Ginsburg: Does Scalia Think
Like Roger Taney?
by Edward Spannaus
Associate Supreme Court Justice Ruth Bader Ginsburg carried on the public dispute within the U.S. Supreme Court—and pointedly censured Associate Justice Antonin Scalia—in a speech delivered April 1 to the American Society on International Law, in Washington, D.C. Increasingly, Supreme Court Justices, including Scalia, are speaking publicly outside of the court, on their policy differences, especially in regard to the heated debate over the recognition of international law and court decisions from other countries.
This flared up in the court's 2002 decision which held that the execution of a mentally retarded offender was unconstitutional, and in the decision last month, which declared the juvenile death penalty unconstitutional. In both rulings, the court's majority—over Scalia's scornful dissents—cited the near-universal condemnation of these practices.
In her speech, Ginsburg harked back to the Declaration of Independence's "decent respect for the opinions of mankind," to the Framers of the U.S. Constitution who incorporated the Law of Nations into U.S. law, and to statements by early Chief Justices John Jay and John Marshall. From there, she observed that, "There are generations-old and still persistent discordant views on recourse to the opinions of mankind," citing an at-that-point-unnamed mid-19th Century U.S. Chief Justice who had expressed opposition to taking such considerations into account. Ginsburg then quoted this 19th Century Chief Justice saying: "No one, we presume, supposes that any change in public opinion or feeling in the civilized nations of Europe, or in this country, should induce the U.S. Supreme Court to give the words of the Constitution a more liberal construction than they were intended to bear when the instrument was framed and adopted."
"Those words were penned in 1857," Ginsburg continued. "They appear in Chief Justice Roger Taney's opinion for a divided court in Dred Scott v. Sanford, an opinion that invoked the majestic Due Process Clause to uphold one human's right to hold another in bondage...."
From there, Ginsburg pointed out that there still remains, today, among some jurists, "considerable skepticism on the propriety of looking beyond our nation's borders, particularly on matters touching fundamental human rights," and some "downright opposition," at which point Ginsburg cited Scalia's dissenting opinion in the juvenile death-penalty case, which declared that the court should 'cease putting forth foreigners' views as part of the reasoned basis of its decisions.' "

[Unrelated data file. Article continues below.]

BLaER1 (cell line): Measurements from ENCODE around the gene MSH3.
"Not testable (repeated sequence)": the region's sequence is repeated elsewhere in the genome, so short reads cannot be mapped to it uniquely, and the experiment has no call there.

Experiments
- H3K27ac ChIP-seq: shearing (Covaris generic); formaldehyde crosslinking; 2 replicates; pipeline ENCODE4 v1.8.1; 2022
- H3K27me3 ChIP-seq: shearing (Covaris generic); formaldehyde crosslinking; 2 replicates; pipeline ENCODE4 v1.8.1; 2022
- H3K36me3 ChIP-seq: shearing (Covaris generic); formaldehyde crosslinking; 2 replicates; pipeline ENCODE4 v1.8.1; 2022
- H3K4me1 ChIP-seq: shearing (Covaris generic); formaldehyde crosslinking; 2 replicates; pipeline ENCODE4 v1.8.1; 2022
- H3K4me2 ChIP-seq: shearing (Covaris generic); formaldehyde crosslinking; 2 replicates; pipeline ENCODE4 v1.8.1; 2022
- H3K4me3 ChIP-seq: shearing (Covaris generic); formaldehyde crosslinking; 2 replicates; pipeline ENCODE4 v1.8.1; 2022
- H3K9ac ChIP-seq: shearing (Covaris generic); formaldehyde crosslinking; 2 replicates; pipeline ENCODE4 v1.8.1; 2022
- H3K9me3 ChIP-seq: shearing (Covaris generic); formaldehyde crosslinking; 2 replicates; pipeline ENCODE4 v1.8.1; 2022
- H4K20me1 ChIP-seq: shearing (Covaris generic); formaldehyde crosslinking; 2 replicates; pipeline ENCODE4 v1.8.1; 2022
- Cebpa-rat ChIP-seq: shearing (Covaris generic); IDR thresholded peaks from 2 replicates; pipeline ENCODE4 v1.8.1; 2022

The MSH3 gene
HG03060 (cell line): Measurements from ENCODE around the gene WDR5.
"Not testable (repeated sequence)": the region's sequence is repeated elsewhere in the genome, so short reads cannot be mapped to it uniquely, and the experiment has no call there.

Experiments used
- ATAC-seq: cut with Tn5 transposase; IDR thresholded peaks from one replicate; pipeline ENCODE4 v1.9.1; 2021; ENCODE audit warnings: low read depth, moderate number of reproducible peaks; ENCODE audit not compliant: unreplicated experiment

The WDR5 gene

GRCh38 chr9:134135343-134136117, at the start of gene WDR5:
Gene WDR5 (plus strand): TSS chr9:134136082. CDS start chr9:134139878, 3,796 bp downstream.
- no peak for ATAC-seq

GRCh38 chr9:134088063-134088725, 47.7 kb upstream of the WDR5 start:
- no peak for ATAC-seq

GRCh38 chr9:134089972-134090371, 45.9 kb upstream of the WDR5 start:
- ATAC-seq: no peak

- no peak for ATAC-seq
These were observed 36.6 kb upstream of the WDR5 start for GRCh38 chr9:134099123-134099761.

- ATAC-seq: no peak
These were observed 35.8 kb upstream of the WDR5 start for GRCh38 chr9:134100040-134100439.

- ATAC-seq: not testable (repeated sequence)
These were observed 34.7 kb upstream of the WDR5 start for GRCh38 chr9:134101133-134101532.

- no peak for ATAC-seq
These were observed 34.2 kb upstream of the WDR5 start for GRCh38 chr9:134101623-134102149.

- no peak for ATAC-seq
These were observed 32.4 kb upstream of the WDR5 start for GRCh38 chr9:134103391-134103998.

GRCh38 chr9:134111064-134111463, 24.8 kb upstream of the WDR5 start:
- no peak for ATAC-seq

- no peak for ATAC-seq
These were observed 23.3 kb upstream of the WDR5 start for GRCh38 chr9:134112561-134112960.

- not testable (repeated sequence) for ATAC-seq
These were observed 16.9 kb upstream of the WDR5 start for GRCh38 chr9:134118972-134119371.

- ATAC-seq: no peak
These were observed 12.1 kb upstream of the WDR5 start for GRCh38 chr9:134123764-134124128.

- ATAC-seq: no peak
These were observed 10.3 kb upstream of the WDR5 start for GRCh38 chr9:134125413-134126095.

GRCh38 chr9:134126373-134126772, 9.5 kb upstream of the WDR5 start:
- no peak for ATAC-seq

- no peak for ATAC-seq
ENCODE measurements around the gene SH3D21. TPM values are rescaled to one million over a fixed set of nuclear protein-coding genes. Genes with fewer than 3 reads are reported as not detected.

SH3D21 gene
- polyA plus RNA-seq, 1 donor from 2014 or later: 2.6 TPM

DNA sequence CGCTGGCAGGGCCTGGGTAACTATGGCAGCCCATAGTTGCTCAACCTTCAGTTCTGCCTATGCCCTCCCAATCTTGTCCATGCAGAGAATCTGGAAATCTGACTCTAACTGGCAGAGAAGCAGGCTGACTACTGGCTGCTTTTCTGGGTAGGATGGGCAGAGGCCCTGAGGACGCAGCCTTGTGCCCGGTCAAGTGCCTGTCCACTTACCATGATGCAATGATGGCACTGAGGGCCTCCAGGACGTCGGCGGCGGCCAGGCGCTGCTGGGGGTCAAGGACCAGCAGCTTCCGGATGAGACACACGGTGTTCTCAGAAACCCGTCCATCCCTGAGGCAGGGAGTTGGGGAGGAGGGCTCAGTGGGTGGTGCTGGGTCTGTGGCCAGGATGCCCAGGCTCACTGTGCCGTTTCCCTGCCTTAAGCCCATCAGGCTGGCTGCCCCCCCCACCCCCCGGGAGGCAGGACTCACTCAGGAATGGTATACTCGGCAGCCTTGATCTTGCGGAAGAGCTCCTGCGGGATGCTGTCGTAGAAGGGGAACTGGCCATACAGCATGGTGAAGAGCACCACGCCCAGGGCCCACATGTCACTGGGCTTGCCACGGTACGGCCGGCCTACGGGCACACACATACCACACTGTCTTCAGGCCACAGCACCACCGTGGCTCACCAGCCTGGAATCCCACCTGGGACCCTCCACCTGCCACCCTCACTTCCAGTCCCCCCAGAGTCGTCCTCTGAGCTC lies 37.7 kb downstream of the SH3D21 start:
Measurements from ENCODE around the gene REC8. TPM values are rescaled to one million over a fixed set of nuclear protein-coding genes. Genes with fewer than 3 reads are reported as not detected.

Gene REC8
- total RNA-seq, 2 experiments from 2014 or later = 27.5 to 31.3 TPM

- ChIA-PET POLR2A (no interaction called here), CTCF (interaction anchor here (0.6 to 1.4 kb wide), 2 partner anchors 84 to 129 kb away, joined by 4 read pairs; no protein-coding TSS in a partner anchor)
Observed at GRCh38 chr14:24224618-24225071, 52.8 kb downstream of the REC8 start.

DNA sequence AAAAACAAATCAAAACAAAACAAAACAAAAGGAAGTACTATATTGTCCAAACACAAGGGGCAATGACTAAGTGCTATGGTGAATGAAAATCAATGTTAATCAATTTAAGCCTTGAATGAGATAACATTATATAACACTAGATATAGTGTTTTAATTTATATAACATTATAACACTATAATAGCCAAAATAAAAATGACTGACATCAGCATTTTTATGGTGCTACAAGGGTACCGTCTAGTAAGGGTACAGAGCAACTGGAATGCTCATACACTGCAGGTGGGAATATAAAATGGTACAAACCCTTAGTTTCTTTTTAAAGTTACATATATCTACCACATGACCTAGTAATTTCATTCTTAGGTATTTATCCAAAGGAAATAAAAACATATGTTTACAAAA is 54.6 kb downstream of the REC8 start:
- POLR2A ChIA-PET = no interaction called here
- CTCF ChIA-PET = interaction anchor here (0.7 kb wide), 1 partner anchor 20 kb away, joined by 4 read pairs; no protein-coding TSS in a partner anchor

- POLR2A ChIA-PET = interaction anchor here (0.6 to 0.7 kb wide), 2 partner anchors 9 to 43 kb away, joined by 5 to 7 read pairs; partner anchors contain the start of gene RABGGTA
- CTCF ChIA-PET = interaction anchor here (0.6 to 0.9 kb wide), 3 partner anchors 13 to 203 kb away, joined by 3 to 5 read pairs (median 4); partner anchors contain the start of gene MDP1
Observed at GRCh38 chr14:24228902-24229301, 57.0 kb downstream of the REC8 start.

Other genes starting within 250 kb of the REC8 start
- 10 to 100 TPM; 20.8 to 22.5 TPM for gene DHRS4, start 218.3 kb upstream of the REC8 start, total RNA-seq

Justice Ginsburg is someone who obviously chooses her words very carefully, and therefore, despite her reported personal friendship with Scalia—whose self-professed "originalism" and "textualism" sounds identical to Taney—the significance of her juxtaposition is hard to miss.
The 'H' Word
Justice Ginsburg also touched on another highly disputed issue, the question of the scope of Executive power, in citing the 1952 Steel Seizure case—which the U.S. Supreme Court cited in its rulings against the Bush Administration in the enemy combatant cases last June. The "torture memos" coming out of the Justice Department and the White House in 2002-03, had asserted that the President could use his Executive authority to override treaties and U.S. law in time of war.
Ginsburg cited the fact that Justice Robert Jackson (earlier the chief prosecutor for the United States at Nuremberg), had "pointed to features of the Weimar constitution in Germany that allowed Adolf Hitler to assume dictatorial powers." Jackson drew from this, she said, "support for the conclusion that, without more specific Congressional authorization, the U.S. President could not seize private property, even in aid of a war effort."
This is what Jackson wrote, in his concurring opinion in the Youngstown Steel case:
"Germany, after the First World War, framed the Weimar Constitution, designed to secure her liberties in the Western tradition. However, the President of the Republic, without concurrence of the Reichstag, was empowered temporarily to suspend any or all individual rights if public safety and order were seriously disturbed or endangered. This proved a temptation to every government, whatever its shade of opinion, and in 13 years suspension of rights was invoked on more than 250 occasions. Finally, Hitler persuaded President Von Hindenburg to suspend all such rights, and they were never restored."
One just need recall how Senator Robert Byrd was recently castigated, in a speech attacking the unconstitutionality of the Frist-Cheney "nuclear option" to end extended debate in the Senate, when he, in similar fashion, identified the manner in which Hitler had used the cloak of legality and majority rule, to establish dictatorial rule.